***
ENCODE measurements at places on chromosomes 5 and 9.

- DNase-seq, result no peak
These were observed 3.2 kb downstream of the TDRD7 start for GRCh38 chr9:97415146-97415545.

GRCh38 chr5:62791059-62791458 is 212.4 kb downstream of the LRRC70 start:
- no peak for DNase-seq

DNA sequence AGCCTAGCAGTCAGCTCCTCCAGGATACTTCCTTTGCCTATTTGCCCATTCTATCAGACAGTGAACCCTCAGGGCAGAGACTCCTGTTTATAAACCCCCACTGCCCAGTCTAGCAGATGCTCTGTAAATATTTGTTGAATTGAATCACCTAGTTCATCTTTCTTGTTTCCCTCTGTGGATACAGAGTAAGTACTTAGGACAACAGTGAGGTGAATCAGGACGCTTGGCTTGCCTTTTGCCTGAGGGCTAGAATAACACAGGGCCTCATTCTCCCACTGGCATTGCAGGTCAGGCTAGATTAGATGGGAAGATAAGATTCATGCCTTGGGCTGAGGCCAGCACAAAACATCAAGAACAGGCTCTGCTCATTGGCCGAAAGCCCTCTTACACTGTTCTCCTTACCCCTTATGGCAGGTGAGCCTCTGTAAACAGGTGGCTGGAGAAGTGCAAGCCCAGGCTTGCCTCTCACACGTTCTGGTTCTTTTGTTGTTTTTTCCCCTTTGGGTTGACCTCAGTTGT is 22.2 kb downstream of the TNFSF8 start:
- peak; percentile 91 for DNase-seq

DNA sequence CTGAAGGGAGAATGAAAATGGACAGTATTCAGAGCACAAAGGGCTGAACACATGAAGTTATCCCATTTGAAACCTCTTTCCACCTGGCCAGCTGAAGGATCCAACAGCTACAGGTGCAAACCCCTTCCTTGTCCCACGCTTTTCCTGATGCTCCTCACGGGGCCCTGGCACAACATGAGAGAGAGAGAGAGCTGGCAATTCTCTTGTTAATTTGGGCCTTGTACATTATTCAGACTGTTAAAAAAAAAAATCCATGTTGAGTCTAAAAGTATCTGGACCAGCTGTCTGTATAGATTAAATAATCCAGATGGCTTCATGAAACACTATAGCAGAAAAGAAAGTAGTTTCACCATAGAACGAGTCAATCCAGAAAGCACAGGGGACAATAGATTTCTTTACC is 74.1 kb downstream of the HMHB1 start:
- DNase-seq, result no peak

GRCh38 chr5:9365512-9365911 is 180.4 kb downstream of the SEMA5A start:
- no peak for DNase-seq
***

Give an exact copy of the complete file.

ENCODE measurements at places on chromosomes 5 and 9.

- DNase-seq, result no peak
These were observed 3.2 kb downstream of the TDRD7 start for GRCh38 chr9:97415146-97415545.

GRCh38 chr5:62791059-62791458 is 212.4 kb downstream of the LRRC70 start:
- no peak for DNase-seq

DNA sequence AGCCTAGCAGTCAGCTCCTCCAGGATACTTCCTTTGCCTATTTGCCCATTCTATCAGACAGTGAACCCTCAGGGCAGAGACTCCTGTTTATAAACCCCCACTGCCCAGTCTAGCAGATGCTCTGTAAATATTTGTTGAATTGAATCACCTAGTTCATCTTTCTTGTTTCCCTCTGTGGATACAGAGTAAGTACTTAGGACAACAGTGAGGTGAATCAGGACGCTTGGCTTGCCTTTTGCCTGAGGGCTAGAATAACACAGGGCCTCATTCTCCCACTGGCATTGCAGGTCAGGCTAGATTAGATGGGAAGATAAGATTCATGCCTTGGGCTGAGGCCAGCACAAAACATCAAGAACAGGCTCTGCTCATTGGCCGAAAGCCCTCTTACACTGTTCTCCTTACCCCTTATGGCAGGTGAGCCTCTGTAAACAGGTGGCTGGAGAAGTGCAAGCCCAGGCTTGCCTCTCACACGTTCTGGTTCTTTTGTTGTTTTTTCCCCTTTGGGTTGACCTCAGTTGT is 22.2 kb downstream of the TNFSF8 start:
- peak; percentile 91 for DNase-seq

DNA sequence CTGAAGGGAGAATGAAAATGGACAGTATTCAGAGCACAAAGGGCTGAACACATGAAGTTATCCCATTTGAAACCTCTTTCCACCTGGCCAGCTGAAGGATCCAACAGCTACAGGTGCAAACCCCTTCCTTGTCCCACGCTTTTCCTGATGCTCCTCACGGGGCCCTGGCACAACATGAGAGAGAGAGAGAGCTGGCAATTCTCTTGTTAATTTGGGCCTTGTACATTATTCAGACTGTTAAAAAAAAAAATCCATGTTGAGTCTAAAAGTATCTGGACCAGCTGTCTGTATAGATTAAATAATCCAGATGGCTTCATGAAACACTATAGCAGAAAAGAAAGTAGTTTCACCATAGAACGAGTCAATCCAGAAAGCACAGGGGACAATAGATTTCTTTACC is 74.1 kb downstream of the HMHB1 start:
- DNase-seq, result no peak

GRCh38 chr5:9365512-9365911 is 180.4 kb downstream of the SEMA5A start:
- no peak for DNase-seq